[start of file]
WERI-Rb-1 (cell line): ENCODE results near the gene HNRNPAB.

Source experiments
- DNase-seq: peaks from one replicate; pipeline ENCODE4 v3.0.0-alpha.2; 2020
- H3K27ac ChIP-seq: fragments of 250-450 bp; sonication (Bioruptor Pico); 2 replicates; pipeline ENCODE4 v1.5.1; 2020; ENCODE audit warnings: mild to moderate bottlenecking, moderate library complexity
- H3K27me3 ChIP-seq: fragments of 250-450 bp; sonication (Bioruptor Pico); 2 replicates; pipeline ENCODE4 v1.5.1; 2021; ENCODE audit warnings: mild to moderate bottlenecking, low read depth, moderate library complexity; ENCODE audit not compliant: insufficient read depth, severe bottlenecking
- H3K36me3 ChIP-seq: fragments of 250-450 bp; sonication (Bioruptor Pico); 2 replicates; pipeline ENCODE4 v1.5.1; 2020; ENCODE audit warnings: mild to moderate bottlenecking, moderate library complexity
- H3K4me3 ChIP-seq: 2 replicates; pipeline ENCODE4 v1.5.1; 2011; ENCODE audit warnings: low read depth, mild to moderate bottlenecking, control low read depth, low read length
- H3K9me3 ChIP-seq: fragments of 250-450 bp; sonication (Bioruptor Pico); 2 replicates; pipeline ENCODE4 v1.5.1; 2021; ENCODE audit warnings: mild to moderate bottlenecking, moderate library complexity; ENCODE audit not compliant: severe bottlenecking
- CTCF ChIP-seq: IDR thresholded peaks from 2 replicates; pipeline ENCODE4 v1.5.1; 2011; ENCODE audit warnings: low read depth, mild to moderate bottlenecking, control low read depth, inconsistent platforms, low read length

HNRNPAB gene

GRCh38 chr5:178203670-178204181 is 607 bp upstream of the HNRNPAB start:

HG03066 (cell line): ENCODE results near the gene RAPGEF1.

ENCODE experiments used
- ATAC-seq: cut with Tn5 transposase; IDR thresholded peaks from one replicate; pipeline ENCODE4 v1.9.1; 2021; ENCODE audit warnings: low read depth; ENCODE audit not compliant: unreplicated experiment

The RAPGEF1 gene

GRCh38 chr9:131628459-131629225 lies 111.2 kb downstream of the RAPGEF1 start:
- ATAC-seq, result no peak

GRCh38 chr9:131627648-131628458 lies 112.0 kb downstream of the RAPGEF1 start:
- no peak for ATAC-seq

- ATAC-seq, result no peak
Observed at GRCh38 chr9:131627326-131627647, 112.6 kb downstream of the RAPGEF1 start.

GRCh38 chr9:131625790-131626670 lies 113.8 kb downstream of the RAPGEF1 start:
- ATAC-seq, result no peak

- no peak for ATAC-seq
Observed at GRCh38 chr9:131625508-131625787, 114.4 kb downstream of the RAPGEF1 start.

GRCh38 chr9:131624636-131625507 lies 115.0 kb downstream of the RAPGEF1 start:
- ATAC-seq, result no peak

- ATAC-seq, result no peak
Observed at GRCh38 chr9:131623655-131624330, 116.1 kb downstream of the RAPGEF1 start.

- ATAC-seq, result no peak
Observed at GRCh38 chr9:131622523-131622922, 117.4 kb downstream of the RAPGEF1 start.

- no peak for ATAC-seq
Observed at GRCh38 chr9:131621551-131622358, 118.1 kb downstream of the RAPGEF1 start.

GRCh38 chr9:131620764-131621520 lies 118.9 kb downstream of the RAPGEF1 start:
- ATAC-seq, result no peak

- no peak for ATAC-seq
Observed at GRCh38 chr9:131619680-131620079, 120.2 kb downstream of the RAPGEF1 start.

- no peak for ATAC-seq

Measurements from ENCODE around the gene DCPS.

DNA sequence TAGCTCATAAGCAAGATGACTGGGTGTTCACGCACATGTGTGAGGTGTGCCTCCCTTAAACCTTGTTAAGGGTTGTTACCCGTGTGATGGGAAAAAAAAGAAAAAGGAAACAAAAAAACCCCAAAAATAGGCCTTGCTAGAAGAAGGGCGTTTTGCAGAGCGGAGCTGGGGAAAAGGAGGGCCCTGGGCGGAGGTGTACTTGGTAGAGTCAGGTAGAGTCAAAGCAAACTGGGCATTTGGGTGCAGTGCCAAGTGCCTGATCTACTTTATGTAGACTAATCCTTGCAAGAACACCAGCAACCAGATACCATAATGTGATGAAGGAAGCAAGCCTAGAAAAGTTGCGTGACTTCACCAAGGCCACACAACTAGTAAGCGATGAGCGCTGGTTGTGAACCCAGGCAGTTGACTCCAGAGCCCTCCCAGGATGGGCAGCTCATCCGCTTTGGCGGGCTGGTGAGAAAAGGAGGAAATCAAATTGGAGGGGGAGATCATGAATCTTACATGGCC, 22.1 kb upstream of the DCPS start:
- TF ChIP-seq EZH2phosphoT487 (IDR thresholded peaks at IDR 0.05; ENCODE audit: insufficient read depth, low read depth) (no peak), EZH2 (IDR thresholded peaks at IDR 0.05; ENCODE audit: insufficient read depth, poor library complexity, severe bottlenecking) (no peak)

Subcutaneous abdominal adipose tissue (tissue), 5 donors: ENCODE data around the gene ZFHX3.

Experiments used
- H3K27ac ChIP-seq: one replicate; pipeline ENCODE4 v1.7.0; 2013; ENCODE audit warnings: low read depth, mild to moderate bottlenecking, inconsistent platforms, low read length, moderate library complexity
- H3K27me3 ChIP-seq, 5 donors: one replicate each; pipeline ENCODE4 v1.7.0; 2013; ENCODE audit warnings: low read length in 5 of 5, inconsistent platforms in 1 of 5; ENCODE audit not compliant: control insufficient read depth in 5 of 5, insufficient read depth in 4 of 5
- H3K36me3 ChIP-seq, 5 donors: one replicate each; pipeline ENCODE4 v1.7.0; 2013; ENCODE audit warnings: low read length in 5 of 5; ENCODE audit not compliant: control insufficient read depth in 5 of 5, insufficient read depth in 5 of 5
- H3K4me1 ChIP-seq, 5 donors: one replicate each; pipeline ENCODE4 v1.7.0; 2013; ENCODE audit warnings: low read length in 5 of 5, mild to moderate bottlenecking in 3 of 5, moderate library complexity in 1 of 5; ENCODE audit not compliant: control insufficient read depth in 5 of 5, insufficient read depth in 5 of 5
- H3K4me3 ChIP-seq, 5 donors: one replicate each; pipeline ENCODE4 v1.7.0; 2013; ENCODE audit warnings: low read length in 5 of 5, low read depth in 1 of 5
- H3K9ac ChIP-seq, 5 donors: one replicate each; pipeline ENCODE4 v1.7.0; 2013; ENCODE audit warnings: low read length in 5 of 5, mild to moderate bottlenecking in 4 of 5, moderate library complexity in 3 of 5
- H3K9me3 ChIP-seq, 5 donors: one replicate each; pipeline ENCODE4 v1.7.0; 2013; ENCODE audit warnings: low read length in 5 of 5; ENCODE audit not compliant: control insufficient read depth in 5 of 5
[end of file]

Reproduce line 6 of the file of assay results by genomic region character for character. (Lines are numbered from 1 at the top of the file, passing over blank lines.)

- H3K36me3 ChIP-seq: fragments of 250-450 bp; sonication (Bioruptor Pico); 2 replicates; pipeline ENCODE4 v1.5.1; 2020; ENCODE audit warnings: mild to moderate bottlenecking, moderate library complexity